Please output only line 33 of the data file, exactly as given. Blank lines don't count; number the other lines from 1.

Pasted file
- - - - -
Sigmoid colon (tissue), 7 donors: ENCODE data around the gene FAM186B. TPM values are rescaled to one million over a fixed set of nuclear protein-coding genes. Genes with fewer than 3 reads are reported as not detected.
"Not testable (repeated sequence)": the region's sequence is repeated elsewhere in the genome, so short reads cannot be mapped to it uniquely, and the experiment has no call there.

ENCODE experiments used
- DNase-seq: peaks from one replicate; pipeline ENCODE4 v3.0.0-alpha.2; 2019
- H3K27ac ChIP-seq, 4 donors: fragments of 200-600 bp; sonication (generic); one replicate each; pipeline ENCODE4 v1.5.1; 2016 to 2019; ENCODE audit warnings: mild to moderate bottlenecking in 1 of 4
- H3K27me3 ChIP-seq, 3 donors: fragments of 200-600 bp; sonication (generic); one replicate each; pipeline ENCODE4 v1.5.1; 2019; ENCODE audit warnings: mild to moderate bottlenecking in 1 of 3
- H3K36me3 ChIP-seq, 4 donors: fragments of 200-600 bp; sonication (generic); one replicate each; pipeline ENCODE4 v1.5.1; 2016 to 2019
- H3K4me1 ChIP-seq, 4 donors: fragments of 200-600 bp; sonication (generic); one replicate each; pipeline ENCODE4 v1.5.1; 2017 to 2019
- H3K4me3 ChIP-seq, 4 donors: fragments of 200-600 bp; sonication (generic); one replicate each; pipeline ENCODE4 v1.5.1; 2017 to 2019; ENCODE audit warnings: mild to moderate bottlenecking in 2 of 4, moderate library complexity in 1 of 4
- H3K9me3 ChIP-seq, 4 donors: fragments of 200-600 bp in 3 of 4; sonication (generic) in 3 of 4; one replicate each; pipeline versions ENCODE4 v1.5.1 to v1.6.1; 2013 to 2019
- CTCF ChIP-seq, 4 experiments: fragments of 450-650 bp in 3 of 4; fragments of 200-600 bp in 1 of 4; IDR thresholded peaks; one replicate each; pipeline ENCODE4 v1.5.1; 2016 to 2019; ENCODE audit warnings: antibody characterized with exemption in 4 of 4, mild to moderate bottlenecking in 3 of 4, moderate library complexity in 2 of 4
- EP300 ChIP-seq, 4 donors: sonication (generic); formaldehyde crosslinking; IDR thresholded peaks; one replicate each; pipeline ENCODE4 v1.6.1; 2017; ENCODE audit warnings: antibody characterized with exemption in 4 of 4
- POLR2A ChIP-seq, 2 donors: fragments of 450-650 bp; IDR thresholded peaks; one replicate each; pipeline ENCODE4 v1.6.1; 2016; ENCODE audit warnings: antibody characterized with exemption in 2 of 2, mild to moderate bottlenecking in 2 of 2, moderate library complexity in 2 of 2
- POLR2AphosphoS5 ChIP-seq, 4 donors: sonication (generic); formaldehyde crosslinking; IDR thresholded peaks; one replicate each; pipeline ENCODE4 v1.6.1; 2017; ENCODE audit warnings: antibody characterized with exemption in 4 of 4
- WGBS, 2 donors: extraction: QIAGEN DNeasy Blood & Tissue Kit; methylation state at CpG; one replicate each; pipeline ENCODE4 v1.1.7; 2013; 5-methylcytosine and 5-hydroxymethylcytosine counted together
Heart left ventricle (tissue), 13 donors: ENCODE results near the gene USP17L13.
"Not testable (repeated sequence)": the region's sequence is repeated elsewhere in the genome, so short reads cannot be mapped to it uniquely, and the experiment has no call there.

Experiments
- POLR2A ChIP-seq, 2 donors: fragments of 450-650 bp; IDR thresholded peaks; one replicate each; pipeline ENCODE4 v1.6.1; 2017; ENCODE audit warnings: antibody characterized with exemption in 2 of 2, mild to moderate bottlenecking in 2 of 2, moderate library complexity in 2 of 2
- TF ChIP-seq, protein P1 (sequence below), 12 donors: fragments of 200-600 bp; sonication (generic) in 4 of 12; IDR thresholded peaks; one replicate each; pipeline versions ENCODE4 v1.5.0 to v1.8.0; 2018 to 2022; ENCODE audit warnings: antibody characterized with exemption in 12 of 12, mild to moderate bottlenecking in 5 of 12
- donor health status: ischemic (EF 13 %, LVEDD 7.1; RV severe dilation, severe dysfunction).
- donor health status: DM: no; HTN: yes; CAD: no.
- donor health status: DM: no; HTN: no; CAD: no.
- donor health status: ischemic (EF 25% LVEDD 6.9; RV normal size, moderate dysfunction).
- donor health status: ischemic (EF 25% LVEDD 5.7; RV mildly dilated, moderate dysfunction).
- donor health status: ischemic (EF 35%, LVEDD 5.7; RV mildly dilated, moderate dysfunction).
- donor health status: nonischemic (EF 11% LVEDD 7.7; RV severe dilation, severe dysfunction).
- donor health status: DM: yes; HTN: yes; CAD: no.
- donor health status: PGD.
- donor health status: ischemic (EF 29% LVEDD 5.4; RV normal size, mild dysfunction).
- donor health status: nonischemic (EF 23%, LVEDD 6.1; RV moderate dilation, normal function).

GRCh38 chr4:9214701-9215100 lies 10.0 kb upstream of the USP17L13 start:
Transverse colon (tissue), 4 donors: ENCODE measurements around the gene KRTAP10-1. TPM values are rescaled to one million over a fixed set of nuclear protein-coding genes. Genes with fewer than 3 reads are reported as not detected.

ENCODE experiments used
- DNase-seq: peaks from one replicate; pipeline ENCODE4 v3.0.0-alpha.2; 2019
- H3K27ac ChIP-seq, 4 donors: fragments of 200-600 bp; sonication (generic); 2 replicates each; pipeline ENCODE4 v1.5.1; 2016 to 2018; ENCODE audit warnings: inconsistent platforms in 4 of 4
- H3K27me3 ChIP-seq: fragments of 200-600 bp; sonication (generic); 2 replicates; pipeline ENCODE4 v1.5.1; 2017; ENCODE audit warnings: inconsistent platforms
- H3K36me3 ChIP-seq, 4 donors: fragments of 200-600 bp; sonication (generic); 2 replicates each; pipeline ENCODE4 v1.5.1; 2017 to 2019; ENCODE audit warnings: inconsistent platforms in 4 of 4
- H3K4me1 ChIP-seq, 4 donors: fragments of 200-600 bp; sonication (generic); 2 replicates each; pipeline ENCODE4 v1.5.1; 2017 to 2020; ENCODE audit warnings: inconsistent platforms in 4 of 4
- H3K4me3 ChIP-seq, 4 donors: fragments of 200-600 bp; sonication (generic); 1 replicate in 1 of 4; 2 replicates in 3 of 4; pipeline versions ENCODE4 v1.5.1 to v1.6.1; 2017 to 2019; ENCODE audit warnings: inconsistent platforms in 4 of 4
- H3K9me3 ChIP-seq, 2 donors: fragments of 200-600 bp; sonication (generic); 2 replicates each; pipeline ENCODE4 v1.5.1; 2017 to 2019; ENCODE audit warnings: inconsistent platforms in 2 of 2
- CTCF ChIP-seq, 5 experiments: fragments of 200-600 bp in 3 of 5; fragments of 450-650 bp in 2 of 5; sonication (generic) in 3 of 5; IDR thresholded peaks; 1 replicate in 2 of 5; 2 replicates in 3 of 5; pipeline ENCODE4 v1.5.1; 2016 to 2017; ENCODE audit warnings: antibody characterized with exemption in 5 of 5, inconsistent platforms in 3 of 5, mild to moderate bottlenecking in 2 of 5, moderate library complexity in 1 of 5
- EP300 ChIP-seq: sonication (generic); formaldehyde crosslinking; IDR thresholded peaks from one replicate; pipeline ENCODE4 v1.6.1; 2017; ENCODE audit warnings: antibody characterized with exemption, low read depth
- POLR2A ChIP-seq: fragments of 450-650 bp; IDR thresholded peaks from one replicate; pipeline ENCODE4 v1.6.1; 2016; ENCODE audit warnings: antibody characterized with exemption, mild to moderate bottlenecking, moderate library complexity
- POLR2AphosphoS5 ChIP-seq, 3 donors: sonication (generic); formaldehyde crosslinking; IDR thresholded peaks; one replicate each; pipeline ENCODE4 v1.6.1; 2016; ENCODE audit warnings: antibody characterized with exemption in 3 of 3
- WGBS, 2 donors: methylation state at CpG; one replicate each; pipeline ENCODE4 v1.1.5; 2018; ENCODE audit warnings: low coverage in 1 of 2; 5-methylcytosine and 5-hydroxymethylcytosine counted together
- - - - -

Transverse colon (tissue), 4 donors: ENCODE measurements around the gene KRTAP10-1. TPM values are rescaled to one million over a fixed set of nuclear protein-coding genes. Genes with fewer than 3 reads are reported as not detected.